Posted by: sealifeconservation | November 15, 2009

A Day with the Captain!

No day has been more anticipated than November 13th on this voyage of hope and inspiration. We have been preparing for our day with Charles Moore and his Algalita Marine Research Foundation, the Long Beach non-profits , state, and federal representatives since July. Nearly 80 people attended the two hour screening of Sea Studios’ Dirty Secrets and panel discussion. Charlie shared his perspective on the growing gyre of debris in the mid pacific since his first visit there 15 years ago. I had 10 minutes to share our mission with the group and leave them with some solutions to help lessen their impact on the growing debris field in the pacific.

Celia, Capt. Moore, and Marieta


Afterwards we took 22 attendees out for a sail on Alamitos Bay and a discussion of our work and the potential in the Long Beach area for improving debris reduction efforts. We discussed our sample findings from the prior day’s survey in San Pedro and the assumptions we can make from those findings. This information can more effectively steer local efforts since understanding the types of debris that are getting by the capture devices and booms provides the opportunity to better target education. I think our guests were thoroughly entertained as Kathy Carney, Mark, and I netted and logged debris while short tacking inside the Alamitos Bay channels! We had Ron Kilgore from KNX1070 as well as Karen Hawes who is podcasting her journey from Alaska to Argentina at http://www.trashtrip.com. Charlie seemed to really enjoy the sail and the differences between his Alguita and the DMB.
Once we had docked again at the Long Beach Yacht Club (fantastic hosts) the three of us were sitting for a discussion on the day’s events and we heard someone hop aboard. Charlie stuck his head inside the cabin and asked “Will you join me for a bite up at the club?” How could we decline! We had a very entertaining meal with Charlie, his wife, and her mother discussing different facets of the trash problem and potential outcomes. His work has inspired thousands like us and the opportunity to speak directly to the man who brought the pacific gyre into the public eye was priceless! Afterwards he invited us to walk back to his house and see the Alguita, his research vessel that he has put over 50,000 sea miles on in his research on the Pacific Gyre.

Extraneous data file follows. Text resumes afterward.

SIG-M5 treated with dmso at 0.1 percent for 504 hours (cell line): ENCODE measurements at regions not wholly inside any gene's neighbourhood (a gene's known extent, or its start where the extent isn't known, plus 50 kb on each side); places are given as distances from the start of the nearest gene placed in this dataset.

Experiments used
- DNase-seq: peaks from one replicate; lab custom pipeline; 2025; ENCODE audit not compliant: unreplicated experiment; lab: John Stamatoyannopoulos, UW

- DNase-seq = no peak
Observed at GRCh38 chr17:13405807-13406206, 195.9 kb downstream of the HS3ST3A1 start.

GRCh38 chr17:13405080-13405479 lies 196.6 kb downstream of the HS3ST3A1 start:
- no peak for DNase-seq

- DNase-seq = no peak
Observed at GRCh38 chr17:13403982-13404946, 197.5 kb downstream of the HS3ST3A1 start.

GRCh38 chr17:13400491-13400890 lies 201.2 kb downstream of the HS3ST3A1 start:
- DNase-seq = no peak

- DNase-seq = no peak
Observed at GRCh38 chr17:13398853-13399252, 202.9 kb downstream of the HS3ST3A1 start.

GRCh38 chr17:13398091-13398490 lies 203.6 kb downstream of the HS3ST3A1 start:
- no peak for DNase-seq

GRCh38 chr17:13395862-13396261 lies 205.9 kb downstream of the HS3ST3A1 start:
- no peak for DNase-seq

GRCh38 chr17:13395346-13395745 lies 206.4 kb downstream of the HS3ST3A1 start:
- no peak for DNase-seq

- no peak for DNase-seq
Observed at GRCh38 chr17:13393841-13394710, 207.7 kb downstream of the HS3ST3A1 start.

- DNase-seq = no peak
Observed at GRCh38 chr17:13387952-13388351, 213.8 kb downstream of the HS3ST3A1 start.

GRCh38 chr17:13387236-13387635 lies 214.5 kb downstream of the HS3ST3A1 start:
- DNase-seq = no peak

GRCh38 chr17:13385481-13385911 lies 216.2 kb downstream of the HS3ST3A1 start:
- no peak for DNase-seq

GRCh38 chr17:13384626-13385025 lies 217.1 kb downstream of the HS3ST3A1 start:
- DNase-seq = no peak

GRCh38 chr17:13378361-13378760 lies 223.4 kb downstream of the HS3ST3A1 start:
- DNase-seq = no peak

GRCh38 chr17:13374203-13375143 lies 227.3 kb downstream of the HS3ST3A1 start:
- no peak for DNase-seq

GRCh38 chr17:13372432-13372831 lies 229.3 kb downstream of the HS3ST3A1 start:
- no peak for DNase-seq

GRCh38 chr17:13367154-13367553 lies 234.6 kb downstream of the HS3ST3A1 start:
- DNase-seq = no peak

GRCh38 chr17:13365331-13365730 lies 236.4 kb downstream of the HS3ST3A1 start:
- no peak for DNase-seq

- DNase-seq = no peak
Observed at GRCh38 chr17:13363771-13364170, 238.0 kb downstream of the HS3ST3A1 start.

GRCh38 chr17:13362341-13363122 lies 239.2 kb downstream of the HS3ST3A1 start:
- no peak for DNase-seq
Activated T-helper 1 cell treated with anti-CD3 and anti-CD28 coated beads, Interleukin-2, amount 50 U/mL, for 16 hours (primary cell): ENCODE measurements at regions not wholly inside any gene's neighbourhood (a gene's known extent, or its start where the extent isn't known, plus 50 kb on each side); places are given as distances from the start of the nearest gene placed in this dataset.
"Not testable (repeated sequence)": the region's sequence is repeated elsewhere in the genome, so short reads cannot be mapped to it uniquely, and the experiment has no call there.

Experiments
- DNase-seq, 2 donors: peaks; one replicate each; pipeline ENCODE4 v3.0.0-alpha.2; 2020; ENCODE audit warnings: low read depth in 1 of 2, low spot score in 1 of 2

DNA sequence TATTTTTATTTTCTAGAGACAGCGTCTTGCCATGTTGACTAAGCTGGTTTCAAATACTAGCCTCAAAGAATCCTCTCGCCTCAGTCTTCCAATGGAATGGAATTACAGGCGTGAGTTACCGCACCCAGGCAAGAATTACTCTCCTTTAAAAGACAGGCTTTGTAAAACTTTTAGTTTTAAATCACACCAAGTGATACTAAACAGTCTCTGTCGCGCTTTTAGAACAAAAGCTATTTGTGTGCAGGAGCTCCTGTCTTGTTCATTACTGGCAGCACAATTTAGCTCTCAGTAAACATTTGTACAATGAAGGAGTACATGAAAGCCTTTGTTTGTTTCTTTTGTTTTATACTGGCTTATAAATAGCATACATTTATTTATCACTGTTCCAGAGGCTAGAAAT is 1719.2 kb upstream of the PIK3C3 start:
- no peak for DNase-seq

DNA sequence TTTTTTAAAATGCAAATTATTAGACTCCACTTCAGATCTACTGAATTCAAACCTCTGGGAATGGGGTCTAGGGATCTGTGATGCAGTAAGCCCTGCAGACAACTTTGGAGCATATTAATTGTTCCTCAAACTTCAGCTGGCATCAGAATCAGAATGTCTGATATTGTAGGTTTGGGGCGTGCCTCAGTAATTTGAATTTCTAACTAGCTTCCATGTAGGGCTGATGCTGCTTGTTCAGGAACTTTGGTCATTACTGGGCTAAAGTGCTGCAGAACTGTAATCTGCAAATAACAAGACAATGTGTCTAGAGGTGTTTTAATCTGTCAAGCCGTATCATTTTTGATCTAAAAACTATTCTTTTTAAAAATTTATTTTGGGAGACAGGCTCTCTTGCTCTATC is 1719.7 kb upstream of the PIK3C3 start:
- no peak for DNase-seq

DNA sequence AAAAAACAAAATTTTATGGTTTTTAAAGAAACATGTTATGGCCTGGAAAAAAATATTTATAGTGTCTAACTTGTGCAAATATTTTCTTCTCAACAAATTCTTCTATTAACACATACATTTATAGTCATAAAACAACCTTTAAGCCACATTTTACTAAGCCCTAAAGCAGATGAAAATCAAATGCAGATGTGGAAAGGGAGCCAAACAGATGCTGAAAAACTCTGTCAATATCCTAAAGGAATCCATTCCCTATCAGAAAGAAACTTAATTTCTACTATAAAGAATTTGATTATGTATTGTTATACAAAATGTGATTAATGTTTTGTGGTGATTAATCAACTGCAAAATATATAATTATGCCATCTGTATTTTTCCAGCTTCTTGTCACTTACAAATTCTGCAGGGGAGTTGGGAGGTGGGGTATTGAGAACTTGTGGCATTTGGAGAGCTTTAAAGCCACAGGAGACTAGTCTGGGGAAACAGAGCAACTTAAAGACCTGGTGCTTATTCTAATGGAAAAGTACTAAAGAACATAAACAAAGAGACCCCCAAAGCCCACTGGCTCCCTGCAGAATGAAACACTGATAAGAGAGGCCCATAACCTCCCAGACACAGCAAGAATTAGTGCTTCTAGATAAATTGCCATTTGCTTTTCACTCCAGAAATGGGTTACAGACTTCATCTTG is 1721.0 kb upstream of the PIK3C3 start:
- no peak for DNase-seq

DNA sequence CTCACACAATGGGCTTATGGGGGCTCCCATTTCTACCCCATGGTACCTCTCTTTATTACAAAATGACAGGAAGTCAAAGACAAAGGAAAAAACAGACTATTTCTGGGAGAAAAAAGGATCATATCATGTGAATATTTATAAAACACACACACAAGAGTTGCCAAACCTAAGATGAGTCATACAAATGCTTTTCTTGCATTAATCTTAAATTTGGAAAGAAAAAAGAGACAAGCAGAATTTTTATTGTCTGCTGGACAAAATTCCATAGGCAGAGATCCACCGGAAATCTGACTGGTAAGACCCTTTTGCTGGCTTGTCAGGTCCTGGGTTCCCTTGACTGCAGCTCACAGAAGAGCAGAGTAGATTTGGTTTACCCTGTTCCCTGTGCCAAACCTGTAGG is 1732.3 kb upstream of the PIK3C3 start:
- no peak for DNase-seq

The Alguita is all business. She’s a 50 aluminum sailing catamaran that is equipped for serious offshore research. Even her A-frame on the stern is impressive, rated at over 1 ton of lifting capacity! Alguita is berthed directly across the street from the Moore family home which has been in the family since the 30s. The house is a modest affair equipped with a very functional workshop and surrounded by over a dozen different types of fruit trees. I’m always inspired by those who work in conservation and who set the standard for sustainable living, eating close to the source and being aware of their footprint. These are the individuals that show the rest of us that it can be done, thanks Charlie!

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